Sunday, April 20, 2008

better not to try than to try, fail, and be criticized

Dave Sheinin raises an interesting topic - the idea that a four-man pitching rotation in baseball might be better than the current five-pitcher standard. The idea isn't new - until the late 1970s it was the standard.

Since then, various baseball analysts have studied the question and found that pitchers are as or even more effective in a four-man rotation than in a five-pitcher setup - and that they are no more prone to injury. (This sounds counter-intuitive but isn't - injuries result more from throwing too many pitches in a given game, rather than from coming back on three days rest instead of four.)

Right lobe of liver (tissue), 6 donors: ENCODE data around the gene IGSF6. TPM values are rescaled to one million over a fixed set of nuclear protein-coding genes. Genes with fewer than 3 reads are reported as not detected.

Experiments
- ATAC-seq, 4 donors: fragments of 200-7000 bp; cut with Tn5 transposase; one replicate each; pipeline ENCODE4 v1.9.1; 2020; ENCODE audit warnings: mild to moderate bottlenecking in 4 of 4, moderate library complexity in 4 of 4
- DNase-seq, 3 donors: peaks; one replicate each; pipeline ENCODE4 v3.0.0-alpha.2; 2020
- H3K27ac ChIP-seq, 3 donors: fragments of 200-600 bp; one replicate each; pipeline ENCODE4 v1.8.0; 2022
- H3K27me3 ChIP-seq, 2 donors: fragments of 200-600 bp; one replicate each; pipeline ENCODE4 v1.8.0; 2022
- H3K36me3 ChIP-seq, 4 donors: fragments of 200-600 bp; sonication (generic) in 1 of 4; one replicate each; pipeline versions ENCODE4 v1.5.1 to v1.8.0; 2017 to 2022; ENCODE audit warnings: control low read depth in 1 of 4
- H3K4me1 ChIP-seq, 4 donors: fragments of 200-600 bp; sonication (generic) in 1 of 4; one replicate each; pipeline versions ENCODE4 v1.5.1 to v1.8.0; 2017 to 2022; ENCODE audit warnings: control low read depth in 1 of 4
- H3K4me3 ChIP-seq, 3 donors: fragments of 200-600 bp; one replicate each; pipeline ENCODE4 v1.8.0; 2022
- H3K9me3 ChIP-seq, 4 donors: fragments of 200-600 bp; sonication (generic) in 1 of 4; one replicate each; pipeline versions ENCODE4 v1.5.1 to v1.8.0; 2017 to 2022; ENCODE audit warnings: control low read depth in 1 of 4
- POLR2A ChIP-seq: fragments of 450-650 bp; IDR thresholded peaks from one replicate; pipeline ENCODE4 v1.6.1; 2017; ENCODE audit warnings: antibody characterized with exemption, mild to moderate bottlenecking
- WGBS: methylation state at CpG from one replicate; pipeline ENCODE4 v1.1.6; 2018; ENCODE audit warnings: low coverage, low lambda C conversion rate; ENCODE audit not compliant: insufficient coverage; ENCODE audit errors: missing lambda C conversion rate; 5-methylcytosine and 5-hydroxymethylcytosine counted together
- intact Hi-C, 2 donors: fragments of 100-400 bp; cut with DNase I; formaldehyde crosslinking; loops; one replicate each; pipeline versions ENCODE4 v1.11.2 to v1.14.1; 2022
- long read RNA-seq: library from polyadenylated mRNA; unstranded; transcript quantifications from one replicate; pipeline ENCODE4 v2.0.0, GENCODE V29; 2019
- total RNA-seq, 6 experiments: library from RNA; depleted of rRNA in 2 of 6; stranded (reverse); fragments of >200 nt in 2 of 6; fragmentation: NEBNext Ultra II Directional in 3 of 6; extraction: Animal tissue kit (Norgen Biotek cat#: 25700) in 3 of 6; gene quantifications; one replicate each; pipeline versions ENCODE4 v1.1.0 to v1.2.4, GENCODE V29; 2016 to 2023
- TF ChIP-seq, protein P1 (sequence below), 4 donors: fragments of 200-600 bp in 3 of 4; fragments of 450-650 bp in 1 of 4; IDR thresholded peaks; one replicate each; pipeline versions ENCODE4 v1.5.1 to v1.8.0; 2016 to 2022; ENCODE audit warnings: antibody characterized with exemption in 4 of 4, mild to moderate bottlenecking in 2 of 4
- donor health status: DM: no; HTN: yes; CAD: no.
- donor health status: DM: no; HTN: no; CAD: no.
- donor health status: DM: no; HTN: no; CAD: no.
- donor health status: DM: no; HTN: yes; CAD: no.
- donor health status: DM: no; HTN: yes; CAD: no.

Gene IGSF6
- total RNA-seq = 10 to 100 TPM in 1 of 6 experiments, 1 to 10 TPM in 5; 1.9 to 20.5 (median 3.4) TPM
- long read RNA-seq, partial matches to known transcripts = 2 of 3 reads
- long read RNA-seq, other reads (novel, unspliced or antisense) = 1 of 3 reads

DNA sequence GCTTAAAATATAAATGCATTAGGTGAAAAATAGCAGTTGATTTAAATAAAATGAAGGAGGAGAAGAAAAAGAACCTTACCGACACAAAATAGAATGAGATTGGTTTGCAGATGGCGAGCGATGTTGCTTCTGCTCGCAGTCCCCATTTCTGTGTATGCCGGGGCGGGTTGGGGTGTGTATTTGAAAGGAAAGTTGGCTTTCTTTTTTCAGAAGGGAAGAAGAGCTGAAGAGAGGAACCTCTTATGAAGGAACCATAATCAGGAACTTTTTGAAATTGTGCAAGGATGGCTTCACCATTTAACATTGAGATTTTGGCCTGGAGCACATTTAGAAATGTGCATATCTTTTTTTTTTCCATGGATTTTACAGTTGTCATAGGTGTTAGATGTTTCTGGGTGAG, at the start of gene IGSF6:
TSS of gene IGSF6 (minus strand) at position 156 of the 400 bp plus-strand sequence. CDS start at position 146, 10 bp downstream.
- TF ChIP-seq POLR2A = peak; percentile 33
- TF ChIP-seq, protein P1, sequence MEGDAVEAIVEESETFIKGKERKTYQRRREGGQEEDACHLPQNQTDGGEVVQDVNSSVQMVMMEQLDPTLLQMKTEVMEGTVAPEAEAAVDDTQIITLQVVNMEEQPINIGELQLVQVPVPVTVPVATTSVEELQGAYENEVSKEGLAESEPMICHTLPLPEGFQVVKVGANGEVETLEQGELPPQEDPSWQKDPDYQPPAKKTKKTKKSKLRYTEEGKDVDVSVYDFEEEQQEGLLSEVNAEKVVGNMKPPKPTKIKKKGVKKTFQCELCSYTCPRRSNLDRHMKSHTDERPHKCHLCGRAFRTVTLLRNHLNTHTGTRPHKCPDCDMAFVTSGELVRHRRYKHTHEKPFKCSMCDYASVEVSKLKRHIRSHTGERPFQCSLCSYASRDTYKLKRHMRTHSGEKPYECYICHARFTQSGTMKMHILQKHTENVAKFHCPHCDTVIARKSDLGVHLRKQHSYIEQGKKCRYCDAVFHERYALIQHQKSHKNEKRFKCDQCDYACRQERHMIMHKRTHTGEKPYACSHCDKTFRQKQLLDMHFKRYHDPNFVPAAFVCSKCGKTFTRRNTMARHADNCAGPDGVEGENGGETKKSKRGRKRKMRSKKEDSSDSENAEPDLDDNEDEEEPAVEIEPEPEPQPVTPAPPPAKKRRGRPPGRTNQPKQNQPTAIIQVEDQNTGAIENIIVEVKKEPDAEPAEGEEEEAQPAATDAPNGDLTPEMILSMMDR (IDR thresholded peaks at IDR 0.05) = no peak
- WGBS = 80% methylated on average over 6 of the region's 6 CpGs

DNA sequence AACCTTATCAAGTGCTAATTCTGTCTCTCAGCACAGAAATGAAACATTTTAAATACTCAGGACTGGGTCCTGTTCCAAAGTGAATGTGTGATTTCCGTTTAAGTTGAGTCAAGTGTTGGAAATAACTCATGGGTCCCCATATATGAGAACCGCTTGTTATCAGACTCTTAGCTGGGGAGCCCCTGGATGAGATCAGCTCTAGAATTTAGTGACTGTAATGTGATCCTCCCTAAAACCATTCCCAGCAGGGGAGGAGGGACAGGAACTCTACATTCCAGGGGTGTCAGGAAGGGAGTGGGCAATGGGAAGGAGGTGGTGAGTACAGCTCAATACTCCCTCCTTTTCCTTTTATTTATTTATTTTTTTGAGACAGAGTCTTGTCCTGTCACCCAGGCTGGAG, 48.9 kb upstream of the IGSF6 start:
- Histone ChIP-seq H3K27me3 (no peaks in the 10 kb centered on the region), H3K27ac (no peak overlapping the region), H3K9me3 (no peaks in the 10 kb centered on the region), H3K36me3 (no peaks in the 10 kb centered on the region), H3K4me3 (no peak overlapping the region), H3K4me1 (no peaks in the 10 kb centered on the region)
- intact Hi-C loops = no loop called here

So why don't more baseball teams try this - since as Earl Weaver said, it's easier to find four good starting pitchers than five? Because if you do something that is not the norm and it doesn't work, people automatically assume that the new thing is flawed, and that you are an idiot for trying it.

And that's applicable outside of baseball and the world of sports, too. Easier to stick with the comfortable routine than to risk being innovative for fear of it not working and being tagged an idiot.